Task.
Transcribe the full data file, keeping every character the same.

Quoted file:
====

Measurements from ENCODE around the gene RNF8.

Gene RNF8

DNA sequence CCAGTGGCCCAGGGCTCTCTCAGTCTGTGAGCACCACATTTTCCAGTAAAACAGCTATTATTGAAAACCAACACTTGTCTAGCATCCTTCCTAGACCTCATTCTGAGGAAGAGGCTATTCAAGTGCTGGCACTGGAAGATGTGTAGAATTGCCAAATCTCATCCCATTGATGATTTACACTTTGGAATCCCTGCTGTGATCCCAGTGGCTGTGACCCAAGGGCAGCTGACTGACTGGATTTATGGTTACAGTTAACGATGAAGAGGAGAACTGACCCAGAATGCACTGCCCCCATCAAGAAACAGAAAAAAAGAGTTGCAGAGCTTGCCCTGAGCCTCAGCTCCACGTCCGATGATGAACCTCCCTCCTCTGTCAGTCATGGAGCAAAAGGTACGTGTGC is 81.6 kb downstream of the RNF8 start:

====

Measurements from ENCODE around the gene RNF8.

Gene RNF8

DNA sequence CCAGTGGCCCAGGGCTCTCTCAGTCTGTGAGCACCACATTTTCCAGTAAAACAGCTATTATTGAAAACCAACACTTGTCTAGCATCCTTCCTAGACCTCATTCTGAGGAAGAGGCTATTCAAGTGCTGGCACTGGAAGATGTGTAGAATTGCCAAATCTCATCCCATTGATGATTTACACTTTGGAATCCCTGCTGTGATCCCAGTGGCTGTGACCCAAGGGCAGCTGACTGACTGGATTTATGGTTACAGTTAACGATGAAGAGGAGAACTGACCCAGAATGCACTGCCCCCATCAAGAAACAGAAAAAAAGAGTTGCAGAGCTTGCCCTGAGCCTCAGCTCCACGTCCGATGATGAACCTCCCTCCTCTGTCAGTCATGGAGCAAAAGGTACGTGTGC is 81.6 kb downstream of the RNF8 start: